New report reinforces greater investment in Queensland’s $56 billion Reef

New report reinforces greater investment in Queensland’s $56 billion Reef


A new report valuing the Great Barrier Reef at $56 billion highlights the need for more government investment.


A new Deloitte Access Economics report has calculated the economic, social, icon and brand value of the Great Barrier Reef to be $56 billion. The report commissioned by the Great Barrier Reef Foundation builds upon a number of previous reports that put an ‘importance’ value on the reef.

Late last year, the Queensland Farmers’ Federation (QFF), Queensland Tourism Industry Council and WWF-Australia released a groundbreaking report – Investing in the Great Barrier Reef as economic infrastructure (the Jacobs Report) – that reframed and challenged government thinking about Great Barrier Reef investment.

The Jacobs Report applied regulatory economic principles to determine the level of prudent and efficient annual investment that would generally be appropriate to maintain the Great Barrier Reef if was a productive piece of infrastructure of similar value – like a dam or a road.

The Jacobs Report conservatively estimated the Great Barrier Reef asset value at $21 billion, based on its contribution to tourism alone.

While the Deloitte Report does not make any recommendations about investment priorities or quantum, it provides a new dimension to the Jacobs work if you accepted a ‘reef regulated asset’ value of $56 billion.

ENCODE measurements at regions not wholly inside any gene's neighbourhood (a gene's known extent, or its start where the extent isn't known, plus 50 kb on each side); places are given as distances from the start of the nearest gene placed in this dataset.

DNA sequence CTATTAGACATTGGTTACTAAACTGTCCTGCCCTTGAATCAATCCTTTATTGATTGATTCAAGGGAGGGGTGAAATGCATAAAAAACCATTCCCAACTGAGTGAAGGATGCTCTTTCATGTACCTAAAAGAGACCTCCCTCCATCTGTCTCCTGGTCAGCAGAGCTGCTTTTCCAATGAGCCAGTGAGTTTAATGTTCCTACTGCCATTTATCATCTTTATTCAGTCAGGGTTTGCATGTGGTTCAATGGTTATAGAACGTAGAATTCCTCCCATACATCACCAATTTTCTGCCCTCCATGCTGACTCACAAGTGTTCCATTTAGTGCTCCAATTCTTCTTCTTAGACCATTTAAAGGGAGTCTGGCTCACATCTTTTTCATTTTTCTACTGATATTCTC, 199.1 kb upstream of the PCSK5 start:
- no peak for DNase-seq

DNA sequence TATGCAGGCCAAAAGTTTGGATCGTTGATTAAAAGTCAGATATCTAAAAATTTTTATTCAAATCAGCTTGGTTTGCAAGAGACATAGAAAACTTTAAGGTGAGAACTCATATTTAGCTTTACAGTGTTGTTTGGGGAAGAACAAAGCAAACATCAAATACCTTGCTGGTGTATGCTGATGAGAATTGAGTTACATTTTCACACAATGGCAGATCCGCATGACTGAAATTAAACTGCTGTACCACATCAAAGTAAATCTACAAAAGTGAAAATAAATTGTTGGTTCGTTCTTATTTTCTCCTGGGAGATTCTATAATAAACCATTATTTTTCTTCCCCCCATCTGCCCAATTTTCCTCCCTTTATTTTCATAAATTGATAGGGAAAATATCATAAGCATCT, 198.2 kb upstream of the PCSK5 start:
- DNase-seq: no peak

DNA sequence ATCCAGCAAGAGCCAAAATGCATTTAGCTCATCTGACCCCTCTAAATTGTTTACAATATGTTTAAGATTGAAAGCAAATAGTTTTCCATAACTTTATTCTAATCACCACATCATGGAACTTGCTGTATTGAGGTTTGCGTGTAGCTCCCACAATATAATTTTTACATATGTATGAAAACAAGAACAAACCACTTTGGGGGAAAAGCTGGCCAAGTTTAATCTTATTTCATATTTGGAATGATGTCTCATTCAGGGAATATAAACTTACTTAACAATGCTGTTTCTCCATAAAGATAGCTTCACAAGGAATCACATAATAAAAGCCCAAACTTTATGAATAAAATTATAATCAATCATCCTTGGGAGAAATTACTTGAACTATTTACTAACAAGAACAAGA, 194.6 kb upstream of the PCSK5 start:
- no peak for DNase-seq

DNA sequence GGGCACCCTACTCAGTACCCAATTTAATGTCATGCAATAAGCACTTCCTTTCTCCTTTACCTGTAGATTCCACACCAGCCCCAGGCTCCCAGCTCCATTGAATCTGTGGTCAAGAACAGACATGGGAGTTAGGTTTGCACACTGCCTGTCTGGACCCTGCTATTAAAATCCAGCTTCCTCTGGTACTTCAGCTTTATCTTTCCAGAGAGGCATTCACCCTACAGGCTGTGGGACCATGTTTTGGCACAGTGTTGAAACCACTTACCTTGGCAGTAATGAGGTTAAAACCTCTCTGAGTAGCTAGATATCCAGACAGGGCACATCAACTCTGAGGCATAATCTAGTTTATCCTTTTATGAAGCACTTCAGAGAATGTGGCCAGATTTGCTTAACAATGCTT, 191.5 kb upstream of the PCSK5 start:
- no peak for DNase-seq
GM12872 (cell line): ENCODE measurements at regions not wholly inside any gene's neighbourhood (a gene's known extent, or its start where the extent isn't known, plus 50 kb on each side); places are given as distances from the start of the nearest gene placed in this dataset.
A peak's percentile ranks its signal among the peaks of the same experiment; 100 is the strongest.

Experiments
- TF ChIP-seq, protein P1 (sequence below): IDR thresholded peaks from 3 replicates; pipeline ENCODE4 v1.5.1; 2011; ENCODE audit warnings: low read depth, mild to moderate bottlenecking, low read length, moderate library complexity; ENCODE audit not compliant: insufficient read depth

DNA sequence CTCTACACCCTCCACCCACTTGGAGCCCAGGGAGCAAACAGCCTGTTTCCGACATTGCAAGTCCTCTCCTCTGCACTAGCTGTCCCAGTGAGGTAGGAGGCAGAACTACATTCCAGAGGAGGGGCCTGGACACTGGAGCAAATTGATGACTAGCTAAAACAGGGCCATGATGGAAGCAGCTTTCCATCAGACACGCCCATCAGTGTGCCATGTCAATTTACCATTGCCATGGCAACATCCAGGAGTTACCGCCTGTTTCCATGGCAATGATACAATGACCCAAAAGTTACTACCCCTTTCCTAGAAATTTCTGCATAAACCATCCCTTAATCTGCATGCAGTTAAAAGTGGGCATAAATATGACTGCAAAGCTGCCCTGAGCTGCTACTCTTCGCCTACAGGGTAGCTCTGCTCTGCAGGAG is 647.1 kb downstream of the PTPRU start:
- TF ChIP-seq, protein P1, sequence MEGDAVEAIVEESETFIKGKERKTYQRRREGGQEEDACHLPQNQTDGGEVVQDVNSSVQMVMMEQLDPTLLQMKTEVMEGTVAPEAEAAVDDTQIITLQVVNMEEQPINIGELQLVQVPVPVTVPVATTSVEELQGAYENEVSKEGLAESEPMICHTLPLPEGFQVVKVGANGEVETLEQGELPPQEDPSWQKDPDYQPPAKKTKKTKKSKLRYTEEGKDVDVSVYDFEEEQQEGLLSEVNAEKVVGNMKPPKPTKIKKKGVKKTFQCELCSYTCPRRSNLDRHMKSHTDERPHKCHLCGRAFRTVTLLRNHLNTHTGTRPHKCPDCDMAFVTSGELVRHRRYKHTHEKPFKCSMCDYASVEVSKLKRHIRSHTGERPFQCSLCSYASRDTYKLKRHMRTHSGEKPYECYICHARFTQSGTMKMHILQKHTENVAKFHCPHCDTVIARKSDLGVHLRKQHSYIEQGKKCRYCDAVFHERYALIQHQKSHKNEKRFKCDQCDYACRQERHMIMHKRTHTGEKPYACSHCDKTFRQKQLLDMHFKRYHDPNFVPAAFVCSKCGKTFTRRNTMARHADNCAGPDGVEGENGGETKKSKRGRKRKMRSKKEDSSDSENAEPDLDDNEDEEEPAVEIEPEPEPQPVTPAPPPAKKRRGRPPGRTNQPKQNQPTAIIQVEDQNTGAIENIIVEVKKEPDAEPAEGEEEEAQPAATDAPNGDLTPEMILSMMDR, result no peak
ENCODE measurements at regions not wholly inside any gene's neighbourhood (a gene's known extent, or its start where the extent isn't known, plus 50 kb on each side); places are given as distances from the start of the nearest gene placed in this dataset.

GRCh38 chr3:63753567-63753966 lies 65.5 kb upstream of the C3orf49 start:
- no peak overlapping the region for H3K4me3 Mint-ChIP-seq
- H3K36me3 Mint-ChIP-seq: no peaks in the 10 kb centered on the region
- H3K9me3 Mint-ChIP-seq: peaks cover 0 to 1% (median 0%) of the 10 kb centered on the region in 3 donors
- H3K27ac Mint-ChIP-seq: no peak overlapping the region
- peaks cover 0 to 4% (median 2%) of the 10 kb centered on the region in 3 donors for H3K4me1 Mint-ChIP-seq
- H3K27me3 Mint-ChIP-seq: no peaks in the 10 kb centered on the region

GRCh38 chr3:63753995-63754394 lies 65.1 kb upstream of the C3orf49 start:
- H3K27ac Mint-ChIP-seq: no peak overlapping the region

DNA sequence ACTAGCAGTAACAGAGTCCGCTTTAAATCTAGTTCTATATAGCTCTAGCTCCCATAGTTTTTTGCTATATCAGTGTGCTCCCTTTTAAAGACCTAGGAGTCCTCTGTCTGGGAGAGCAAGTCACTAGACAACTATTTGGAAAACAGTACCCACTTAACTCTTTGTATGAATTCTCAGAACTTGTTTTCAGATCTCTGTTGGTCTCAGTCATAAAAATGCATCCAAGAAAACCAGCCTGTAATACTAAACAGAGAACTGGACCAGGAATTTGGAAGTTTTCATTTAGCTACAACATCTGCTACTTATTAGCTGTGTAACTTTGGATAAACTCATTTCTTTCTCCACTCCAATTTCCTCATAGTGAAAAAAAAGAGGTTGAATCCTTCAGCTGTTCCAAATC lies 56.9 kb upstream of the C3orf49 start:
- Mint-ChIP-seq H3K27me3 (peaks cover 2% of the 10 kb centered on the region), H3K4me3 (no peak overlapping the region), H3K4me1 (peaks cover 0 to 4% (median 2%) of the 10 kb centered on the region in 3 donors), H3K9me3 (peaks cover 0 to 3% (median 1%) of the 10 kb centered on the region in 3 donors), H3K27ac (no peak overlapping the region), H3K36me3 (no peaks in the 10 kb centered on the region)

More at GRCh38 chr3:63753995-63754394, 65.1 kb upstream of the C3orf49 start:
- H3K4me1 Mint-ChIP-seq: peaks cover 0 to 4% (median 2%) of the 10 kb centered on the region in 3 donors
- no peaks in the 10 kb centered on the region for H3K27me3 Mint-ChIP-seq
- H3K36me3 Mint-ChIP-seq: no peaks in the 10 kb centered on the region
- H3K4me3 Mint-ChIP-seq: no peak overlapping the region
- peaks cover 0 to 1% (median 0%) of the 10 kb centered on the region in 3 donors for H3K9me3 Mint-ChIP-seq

Assuming the reef is worth only $21 billion, Jacobs calculated that there could justifiably be $830 million per annum investment – $547 million for an operations and maintenance budget; and $283 million for depreciation. The current level of combined state and federal government investment is about $200 million per annum.

QFF has not revised the Jacobs annual investment calculations based on the Deloitte value, but it is fair to assume this gap would be much wider.

Our sector continues to play its role in protecting the reef. During the three years 2013-16, more than 2000 farmers changed their land management practices, equating to over 1.33 million hectares in the reef catchments. On average, for every $1 spent by government, farmers have invested $1.55.


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